Mr. Lewis turned enterprise editor in 2002, just a few months after the Maybach article ran, and have become Mr. Winnett’s boss.

In 2004, Mr. Lewis pulled one other enterprise reporter apart after the common Tuesday editorial assembly and gave him an project, in response to the reporter, Mr. Koenig.

Mr. Koenig recalled in an interview with The New York Times that Mr. Lewis advised him to look into conversations between two businessmen concerned within the attainable sale of a retail chain. Mr. Koenig mentioned he was given copies of telephone data — he believes by Mr. Lewis himself.

“My understanding on the time was that that they had been hacked,” Mr. Koenig mentioned.

Armed with the data, Mr. Koenig mentioned, he persuaded one of many businessmen, Stuart Rose — who was then the chief government of the retailer Marks & Spencer and is now a member of the House of Lords — to offer him an interview to elucidate the calls.

The June 2004 article by Mr. Koenig accommodates down-to-the minute particulars of Mr. Rose’s telephone calls. The article didn’t say the place the data had come from.

Mr. Koenig mentioned he was virtually sure that Mr. Lewis edited the article himself. It would have been extremely uncommon for some other senior editor to overview enterprise articles, he mentioned.

Mr. Lewis himself wrote a first-person article that very same day about Mr. Rose and his function in a attainable Marks & Spencer deal. In it, Mr. Lewis describes personally getting the tip to look into the deal and refers back to the telephone calls. “I’m advised Rose began Friday, May 7, with a name to his public relations adviser,” Mr. Lewis wrote.

And in a separate article additionally written by Mr. Lewis and printed that day, he takes notice of the exact timing of one other telephone name.

Days later, Marks & Spencer introduced that Mr. Rose’s telephone data had been hacked.

The wrongdoer who obtained the telephone data within the Marks & Spencer case has by no means been publicly recognized. It was broadly reported on the time that somebody had contacted the telephone firm, posed as Mr. Rose and sought his data.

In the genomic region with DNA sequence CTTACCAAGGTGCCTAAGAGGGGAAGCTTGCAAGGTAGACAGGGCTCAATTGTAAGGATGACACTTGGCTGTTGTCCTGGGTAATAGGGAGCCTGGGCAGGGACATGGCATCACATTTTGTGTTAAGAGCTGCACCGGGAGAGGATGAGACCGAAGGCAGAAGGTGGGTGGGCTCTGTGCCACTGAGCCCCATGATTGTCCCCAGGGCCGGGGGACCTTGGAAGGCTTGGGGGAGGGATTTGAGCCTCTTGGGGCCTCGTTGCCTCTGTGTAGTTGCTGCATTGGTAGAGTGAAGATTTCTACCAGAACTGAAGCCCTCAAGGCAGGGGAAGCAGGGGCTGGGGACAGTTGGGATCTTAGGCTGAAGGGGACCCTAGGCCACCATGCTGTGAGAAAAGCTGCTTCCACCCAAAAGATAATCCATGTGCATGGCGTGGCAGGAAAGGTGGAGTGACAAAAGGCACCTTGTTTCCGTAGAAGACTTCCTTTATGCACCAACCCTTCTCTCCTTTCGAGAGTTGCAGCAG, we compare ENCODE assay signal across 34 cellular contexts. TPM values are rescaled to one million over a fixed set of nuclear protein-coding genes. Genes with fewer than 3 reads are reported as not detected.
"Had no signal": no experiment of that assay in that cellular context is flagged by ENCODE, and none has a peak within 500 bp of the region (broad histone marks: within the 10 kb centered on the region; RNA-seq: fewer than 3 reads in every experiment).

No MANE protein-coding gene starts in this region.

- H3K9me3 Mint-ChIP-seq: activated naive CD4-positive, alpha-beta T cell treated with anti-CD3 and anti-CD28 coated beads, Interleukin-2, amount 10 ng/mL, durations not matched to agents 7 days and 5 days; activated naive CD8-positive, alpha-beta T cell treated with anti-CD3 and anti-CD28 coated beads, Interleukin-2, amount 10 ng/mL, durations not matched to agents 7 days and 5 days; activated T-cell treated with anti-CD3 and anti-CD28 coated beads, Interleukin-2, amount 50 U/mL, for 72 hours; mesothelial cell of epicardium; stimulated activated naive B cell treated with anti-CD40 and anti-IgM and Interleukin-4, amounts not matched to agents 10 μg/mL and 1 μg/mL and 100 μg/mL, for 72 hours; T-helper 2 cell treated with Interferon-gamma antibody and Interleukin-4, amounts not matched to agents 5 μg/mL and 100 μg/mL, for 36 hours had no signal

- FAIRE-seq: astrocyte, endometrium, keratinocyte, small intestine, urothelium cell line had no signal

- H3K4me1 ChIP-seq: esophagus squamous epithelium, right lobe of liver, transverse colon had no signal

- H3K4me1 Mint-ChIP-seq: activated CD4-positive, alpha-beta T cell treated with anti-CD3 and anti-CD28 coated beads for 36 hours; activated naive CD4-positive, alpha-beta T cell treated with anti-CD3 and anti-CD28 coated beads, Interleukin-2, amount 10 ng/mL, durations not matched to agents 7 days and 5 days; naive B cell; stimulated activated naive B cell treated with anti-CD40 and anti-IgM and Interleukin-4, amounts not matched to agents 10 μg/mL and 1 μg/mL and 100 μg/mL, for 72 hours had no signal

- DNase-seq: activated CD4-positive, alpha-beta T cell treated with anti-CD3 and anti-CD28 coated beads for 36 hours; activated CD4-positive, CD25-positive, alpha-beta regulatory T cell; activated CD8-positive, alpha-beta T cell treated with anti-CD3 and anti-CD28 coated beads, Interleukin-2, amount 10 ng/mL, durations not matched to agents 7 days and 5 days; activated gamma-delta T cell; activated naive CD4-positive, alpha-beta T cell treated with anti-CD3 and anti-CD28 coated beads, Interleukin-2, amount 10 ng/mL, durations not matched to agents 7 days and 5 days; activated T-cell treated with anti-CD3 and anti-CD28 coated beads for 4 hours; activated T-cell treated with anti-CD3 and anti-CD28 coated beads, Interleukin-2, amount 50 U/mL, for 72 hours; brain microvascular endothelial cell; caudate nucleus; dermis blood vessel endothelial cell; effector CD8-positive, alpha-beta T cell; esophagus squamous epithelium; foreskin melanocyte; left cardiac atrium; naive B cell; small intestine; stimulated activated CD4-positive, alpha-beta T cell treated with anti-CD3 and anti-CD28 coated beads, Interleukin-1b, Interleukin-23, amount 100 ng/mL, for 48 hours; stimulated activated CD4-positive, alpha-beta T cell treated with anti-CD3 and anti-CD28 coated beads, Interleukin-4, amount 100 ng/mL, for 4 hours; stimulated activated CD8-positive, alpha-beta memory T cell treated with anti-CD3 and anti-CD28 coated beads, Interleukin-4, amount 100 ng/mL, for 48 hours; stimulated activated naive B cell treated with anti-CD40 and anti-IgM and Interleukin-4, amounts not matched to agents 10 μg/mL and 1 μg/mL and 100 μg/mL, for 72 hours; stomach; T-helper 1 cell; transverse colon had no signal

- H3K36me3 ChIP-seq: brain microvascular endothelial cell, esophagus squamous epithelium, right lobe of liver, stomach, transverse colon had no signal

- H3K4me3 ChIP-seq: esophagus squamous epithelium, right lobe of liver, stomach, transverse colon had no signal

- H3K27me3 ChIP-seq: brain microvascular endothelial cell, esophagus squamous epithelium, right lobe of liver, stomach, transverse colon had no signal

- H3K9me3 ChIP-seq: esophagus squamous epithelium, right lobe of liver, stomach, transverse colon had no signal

That form of deception, identified in Britain as blagging, would years later turn into central to a scandal that engulfed Mr. Murdoch’s British media empire and uncovered the ways that reporters at his and different Fleet Street tabloids used to invade the privateness of individuals they wrote about.

The phrase “hacking” is commonly used as a shorthand for quite a lot of ways, together with blagging, that turned referred to as British journalism’s “darkish arts.” The strategies are usually unlawful, however British regulation makes an exception for blagging when the data is obtained within the public curiosity.

After The Guardian, after which The New York Times, revealed the extent of such practices at The News of the World in 2010, the controversy compelled Mr. Murdoch to shutter the paper.

Lawsuits adopted, however they targeted virtually completely on the actions of tabloid newspapers. Broadsheets like The Sunday Times remained largely above the fray. Only years later have particulars spilled into public view.

“All senior editors and most reporters at The Sunday Times knew that I obtained unlawful telephone billing information and checking account transactions, virtually each week, for tales,” Mr. Ford mentioned in a 2018 interview with the British information web site Byline Investigates.